Servo-Controlled IoT Light Switches

The Internet of Things is fun to play with; there’s all manner of devices to automate and control remotely. It can be sketchy, though — make a mistake when coding your automatic plant watering system and you could flood your house. Make a mistake with a space heater and you could burn it down. Combine these risks with the fact that many people live in rental properties, and it can be a difficult proposition to bring the Internet of Things to your home.

[Suyash] came up with a way around this by building 3D printed light switch covers that add servo control. It’s a great solution that it doesn’t require the modification of any mains wiring, and interfaces with the standard switches in the normal way. It makes it a lot safer this way — there are municipal wiring codes for a reason. This is a great example of what you can do with a 3D printer, above and beyond printing out Yoda heads and keychains.

The backend of things is handled by the venerable ESP8266, with [Suyash]’s custom IoT library known as conduit doing the heavy lifting. The library is a way to quickly build IoT devices with web interfaces, and [Suyash] claims it’s possible to be blinking an LED from the cloud within 5 minutes using the tool.

For another take on an IoT light switch, check out this Hackaday Prize entry from 2016.

25 thoughts on “Servo-Controlled IoT Light Switches

  1. A bit intrusive on the side, maybe a linear actuator on something like a bubble wand (stick with a loop on the end) screwed below the switch? Thinking of a floppy head or CD lens mechanism: And have the screw drive be shallow grooved so when you manually toggle the switch, the wand can reposition without extra effort

    1. Interesting idea, particularly with the shallow grooved screw in the actuator! Could be cool because the switch itself would be less obstructed, but I’m also toying around with ideas for a wider “fork” (or one with a steeper angle) to allow the device to switch the light in the proper direction and then return to a neutral position where it could be switched manually as suggested by some folks below!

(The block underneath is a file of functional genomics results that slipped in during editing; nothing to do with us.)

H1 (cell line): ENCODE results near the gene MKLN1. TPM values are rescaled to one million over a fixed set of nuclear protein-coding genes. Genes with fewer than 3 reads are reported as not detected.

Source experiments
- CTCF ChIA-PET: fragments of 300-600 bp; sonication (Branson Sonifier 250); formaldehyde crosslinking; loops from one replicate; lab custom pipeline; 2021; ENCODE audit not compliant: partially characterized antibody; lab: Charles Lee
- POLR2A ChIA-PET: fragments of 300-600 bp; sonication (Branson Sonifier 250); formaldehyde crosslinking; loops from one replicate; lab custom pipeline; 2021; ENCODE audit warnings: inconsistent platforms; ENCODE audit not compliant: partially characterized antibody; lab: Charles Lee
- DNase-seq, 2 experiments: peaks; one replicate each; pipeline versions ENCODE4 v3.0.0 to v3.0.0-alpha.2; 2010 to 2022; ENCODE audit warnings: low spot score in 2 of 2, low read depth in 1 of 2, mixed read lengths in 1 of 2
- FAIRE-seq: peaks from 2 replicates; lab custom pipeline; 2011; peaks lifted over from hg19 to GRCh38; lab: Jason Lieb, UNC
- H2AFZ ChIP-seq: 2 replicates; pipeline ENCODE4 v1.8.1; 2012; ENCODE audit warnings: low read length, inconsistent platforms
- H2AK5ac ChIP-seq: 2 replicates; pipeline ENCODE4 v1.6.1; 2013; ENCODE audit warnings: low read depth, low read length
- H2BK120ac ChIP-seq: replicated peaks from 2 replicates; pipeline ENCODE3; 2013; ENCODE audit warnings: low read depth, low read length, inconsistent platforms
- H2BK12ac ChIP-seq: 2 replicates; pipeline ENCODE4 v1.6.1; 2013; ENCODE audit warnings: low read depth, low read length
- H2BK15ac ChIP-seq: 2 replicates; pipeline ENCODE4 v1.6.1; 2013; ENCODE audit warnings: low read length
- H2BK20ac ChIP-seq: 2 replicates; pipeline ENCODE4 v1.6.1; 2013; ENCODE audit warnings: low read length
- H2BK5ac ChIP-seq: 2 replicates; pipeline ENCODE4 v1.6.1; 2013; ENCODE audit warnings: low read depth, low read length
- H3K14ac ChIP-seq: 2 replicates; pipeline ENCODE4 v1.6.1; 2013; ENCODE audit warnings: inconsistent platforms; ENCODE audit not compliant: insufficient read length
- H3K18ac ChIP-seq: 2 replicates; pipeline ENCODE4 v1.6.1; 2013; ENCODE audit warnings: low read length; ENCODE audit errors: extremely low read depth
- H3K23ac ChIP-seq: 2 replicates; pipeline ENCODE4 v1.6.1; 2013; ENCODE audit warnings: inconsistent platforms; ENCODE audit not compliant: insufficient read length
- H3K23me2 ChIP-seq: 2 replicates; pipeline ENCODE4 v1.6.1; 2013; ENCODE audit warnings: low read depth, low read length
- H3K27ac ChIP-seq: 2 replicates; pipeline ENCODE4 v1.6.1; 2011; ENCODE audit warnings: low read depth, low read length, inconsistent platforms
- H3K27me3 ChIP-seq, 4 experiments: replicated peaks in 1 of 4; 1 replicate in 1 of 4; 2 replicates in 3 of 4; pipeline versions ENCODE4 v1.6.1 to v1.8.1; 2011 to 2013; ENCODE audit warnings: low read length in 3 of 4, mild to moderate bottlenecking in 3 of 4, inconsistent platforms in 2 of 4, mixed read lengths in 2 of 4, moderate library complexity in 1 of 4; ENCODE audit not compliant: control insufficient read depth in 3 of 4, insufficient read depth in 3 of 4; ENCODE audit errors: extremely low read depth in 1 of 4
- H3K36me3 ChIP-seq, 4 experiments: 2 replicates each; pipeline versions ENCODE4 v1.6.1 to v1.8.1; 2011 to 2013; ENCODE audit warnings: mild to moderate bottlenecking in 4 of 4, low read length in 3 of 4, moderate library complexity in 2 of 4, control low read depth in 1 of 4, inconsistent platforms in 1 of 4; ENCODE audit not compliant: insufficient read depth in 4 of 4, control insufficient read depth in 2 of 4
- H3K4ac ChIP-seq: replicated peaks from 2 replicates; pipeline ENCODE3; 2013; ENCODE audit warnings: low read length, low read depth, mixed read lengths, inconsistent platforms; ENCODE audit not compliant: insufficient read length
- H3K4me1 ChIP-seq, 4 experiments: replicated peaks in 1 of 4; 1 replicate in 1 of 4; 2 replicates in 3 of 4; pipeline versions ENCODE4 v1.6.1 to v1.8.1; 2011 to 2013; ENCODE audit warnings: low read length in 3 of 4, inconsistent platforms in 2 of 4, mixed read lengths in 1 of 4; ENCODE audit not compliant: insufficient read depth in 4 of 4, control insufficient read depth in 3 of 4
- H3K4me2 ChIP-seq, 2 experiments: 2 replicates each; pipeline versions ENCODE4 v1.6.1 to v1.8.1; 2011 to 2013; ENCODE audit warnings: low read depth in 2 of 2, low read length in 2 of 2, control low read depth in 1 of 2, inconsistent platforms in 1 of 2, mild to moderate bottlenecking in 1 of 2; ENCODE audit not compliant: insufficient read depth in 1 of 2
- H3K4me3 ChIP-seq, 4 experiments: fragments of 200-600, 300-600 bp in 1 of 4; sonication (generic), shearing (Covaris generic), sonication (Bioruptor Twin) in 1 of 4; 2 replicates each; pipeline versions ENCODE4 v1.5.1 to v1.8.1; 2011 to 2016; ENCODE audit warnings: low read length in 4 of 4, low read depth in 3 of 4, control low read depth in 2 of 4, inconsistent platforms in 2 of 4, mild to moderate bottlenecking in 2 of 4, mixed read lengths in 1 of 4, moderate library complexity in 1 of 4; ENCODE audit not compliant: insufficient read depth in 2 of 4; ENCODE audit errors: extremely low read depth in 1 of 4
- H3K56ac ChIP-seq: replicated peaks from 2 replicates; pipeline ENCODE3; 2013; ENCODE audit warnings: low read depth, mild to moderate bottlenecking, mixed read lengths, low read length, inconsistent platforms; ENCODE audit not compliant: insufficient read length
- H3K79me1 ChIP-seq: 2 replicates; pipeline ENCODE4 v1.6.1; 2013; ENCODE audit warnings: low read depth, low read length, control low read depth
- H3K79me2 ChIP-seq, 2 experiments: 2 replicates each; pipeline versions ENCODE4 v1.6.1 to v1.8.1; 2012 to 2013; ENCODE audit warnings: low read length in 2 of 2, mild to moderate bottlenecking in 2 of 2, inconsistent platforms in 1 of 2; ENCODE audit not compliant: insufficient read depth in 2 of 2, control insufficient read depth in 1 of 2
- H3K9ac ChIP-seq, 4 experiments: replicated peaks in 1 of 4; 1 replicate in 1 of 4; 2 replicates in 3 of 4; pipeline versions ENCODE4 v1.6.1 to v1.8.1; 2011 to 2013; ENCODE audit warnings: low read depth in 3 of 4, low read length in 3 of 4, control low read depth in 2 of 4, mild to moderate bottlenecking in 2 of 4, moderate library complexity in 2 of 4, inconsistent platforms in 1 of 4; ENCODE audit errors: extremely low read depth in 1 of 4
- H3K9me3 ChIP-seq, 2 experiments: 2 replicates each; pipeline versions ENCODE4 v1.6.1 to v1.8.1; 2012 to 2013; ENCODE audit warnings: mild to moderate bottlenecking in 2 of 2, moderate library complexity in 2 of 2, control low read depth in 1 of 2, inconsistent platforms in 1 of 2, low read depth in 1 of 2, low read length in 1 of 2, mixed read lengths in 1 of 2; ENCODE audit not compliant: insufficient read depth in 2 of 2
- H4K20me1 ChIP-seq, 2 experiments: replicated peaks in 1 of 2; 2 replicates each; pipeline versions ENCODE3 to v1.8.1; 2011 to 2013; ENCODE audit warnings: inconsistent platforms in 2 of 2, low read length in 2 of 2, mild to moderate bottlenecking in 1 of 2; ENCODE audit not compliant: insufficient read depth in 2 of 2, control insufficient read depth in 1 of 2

2. Sweet! Glad to see this on here. I used the conduit library a few days ago and it really does only take a couple minutes to start interacting with your ESP8266 device from a web interface and/or API.

  3. This a cool little gizmo. My one change would be to make the fork thing bigger and have the servo go into a neutral position. This way the light switch can also be manually turned on/off.

      1. Yeah, manual switching could be improved–however since the servo is unpowered when not undergoing state changes, the switch *can* be manually toggled but likely isn’t great for the servo. The button addition as described is coming soon (along with an apple watch app to make switching easier)!

      2. Yeah, manual switching could be improved–however since the servo is unpowered when not undergoing state changes, the switch *can* be manually toggled but likely isn’t great for the servo. The button addition as described is coming soon (along with an apple watch app to make switching easier)!

        @Pete, I think a neutral position may actually also be workable if the prongs are widened and the angles changes–good idea!

  4. What about those “big flat” switches? In that case would need only a standard servo, with an arm placed perpendicular to the flat switch, and there would be an easy, not bang, neutral to user usage.

  5. I have a decora switch in my office (the big flat one mentioned above) and I just used scotch mounting tape, a $2 Chinese hobby servo, and a $5 Arduino Uno and it works over serial… Right now I have it toggled by a Amazon Dash button at my desk… The sketch waits for a 0 or a 1 to be received via the serial interface and then moves the servo to the on or off position and then returns to center so the switch can be actuated manually. I’m using an old laptop as a serial to telnet server but this could be made standalone if I really wanted to… works well enough as is…

    Here’s a video.

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